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‘Astronaut’ Review: Dir. Shelagh McLeod (2019) [Fantasia 2019]

Astronaut review: An old man dreams of visiting the stars in the heart-warming and endearing latest film from actor Richard Dreyfuss. 

Richard Dreyfuss first caught audience’s attentions back in 1975 when he starred as Hooper in Steven Spielberg’s Jaws. Forty-four years later Dreyfuss is still hard at work in front of the screen, although his latest film Astronaut is rather more sedentary than Jaws. Angus (Dreyfuss) is a widowed elderly man suffering with various health complaints. Currently living with his daughter, her husband and his grandson, Angus is at somewhat of a crossroad in his life. Having lost direction, he’s coasting through life, that is until he hears about a lottery being held by Marcus (Colm Feore), a billionaire entrepreneur. The contest, open to those aged 18-65, is to win a ticket on the first civilian trip to space. Having always dreamed of going to space, Marcus, with help from his grandson, lies his way into entering the lottery, but will it work?

Astronaut has a very calm, serene feel to it. In many ways it plays like a movie of the week, the ones that are on TV in the middle of the day, but that doesn’t diminish its worth. Sometimes it’s really enjoyable to watch a film that is simply nice. A perfect film to watch with all the family, Astronaut is slow and gentle and doesn’t ask too much of its audience. It’s the kind of film you can all sit on the sofa with on a rainy day and all have a pleasant time. Yes it’s a little twee and saccharine, and wears its heart on its sleeve, but that makes it endearing rather than irritating. It helps that Dreyfuss is playing our lead Angus, and his Hollywood charm spills forth; he makes what could easily be a cantankerous old grump, a lovable figure that will remind many of their grandfathers.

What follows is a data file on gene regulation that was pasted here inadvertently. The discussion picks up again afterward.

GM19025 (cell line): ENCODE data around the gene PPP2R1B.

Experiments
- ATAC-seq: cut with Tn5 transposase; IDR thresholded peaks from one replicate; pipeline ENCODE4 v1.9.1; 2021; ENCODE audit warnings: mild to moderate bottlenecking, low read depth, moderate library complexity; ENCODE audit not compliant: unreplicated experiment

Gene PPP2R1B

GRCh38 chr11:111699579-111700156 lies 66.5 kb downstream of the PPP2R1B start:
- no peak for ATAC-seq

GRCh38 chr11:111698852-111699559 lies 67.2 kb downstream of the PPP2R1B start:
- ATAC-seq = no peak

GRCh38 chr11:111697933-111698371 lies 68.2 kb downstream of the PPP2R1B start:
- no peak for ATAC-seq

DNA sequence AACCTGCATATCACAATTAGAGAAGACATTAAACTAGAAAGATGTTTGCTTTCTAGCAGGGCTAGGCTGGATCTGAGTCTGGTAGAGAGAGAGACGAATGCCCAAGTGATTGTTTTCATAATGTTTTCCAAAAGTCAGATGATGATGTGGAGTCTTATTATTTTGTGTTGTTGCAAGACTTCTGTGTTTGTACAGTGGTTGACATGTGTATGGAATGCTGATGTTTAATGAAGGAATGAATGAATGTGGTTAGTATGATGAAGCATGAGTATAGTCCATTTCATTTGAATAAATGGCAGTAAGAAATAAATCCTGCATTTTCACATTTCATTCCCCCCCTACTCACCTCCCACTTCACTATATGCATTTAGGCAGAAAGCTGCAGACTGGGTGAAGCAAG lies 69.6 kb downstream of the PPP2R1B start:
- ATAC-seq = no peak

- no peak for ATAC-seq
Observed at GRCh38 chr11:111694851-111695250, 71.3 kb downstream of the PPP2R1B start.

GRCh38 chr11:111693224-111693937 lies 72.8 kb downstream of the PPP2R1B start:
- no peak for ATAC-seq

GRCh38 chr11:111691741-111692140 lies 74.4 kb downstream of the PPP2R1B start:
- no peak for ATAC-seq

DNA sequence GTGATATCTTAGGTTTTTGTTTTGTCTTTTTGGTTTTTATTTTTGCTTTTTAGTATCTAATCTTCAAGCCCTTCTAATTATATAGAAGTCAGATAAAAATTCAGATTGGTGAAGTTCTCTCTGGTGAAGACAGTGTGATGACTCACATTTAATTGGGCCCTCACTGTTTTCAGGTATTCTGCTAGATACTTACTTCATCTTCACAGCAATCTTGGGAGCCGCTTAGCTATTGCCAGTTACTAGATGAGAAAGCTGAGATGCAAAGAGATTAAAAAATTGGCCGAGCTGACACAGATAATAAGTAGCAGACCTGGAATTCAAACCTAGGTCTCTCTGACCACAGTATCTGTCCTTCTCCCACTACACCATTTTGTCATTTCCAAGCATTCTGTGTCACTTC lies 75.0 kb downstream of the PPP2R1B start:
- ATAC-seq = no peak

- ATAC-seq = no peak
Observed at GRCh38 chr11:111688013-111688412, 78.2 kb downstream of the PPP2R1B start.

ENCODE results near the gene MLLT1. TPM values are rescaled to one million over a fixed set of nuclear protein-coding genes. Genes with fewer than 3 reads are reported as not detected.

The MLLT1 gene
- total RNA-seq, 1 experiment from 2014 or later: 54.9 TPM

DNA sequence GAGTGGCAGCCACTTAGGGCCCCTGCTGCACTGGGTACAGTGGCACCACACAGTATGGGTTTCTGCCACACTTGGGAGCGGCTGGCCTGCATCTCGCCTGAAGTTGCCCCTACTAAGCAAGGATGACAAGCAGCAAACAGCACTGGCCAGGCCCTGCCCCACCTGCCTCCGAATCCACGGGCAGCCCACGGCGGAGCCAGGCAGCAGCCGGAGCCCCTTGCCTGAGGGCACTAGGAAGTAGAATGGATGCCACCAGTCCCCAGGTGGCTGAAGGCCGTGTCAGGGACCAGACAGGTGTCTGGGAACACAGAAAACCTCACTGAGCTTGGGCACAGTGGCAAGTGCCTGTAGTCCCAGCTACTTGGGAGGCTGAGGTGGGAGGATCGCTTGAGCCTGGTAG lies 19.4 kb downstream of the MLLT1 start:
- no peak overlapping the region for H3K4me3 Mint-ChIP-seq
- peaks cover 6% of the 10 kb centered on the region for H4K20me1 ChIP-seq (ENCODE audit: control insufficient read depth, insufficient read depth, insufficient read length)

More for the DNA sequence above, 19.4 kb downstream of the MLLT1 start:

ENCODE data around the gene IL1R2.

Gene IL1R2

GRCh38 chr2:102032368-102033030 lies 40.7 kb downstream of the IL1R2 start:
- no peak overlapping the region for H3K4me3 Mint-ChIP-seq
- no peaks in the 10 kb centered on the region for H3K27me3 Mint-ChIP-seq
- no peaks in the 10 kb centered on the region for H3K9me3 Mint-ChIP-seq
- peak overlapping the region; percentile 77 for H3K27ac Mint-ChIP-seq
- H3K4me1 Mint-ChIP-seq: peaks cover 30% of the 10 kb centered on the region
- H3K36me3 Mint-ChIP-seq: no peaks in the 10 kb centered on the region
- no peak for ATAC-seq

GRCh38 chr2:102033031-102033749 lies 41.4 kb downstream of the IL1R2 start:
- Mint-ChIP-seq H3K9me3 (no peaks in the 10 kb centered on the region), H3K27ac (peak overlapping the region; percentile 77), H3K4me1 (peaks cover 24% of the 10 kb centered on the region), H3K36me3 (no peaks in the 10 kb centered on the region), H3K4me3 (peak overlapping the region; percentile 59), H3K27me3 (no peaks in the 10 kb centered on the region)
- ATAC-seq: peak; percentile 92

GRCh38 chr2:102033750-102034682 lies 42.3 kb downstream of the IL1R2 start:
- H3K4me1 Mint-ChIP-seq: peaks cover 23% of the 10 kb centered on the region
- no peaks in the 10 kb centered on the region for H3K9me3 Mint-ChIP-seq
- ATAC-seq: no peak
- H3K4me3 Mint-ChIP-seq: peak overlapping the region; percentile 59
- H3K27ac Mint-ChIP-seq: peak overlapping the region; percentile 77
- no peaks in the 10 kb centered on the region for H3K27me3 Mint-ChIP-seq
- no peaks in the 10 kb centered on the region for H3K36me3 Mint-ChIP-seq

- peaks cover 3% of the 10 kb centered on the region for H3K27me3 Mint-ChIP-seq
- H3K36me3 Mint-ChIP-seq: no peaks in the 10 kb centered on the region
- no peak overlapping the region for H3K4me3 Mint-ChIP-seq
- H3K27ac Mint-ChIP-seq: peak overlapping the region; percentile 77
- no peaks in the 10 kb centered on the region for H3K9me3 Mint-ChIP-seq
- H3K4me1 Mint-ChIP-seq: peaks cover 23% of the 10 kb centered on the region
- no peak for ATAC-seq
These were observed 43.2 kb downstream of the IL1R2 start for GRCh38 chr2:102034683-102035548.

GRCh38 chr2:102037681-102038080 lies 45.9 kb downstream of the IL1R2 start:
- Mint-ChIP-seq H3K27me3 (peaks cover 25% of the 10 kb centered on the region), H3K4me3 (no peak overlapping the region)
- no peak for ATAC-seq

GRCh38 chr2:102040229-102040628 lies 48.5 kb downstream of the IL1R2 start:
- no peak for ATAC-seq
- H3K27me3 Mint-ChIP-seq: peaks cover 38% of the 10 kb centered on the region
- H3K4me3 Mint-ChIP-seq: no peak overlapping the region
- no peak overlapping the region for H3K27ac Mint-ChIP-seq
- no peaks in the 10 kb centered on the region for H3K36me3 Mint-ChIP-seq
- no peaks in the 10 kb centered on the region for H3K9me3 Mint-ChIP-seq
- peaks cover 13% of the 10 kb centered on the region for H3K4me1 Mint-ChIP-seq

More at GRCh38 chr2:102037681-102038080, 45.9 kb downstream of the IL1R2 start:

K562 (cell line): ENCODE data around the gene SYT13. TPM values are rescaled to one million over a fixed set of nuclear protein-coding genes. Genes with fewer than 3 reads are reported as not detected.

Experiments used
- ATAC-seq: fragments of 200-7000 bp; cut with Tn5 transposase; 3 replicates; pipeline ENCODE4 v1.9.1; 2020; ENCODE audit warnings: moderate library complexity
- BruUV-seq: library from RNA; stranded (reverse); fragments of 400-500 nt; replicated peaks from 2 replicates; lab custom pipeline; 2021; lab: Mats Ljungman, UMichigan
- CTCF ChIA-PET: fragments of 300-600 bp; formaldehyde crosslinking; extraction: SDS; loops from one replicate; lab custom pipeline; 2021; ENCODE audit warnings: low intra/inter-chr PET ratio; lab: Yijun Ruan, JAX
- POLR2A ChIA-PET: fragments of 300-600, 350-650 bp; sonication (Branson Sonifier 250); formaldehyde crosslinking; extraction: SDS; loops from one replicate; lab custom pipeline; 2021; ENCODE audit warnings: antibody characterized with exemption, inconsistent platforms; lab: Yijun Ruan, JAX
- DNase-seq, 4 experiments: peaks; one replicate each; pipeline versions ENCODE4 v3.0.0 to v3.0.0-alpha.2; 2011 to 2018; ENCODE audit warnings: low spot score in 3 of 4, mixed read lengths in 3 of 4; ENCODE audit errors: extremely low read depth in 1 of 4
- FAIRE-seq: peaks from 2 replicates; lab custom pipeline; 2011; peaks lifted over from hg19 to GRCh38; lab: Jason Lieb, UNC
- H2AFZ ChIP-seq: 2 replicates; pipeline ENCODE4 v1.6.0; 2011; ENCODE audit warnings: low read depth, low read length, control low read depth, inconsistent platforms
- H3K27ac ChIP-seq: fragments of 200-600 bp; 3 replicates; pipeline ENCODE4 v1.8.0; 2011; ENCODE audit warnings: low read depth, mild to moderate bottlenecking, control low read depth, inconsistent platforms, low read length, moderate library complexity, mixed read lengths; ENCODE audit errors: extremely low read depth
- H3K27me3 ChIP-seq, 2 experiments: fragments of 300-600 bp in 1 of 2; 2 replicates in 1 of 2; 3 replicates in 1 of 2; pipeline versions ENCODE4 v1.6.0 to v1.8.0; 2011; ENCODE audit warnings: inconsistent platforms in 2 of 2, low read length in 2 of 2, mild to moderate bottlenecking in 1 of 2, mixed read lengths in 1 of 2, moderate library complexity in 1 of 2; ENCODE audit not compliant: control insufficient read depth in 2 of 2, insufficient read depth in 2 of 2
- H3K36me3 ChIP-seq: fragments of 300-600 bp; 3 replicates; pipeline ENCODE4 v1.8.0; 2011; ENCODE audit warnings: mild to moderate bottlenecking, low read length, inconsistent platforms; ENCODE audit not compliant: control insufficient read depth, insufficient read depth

Where the film gets a little wobbly is in the details. The story begins with Angus and his grandson watching a passing comet. The comet proceeds to pass for the duration of the film which has a timeline of weeks if not months. Then there are some questionable decisions regarding the shuttle that will bamboozle the scientists watching. The big issue though is that, in reality, Angus’ entry into the lottery would not progress anywhere near as far as it does in the film. It’s fiction of course, so that last point can be forgiven a little.

Several of the plot and technical points are pretty far-fetched, so you’ll need to suspend a healthy amount of disbelief and logic to enjoy the film. That aside, Astronaut is warmhearted tale that will entertain all the family.

Astronaut was reviewed at Fantasia 2019.

Kat Hughes is a UK born film critic and interviewer who has a passion for horror films. An editor for THN, Kat is also a Rotten Tomatoes Approved Critic. She has bylines with Ghouls Magazine, Arrow Video, Film Stories, Certified Forgotten and FILMHOUNDS and has had essays published in home entertainment releases by Vinegar Syndrome and Second Sight. When not writing about horror, Kat hosts micro podcast Movies with Mummy along with her five-year-old daughter.


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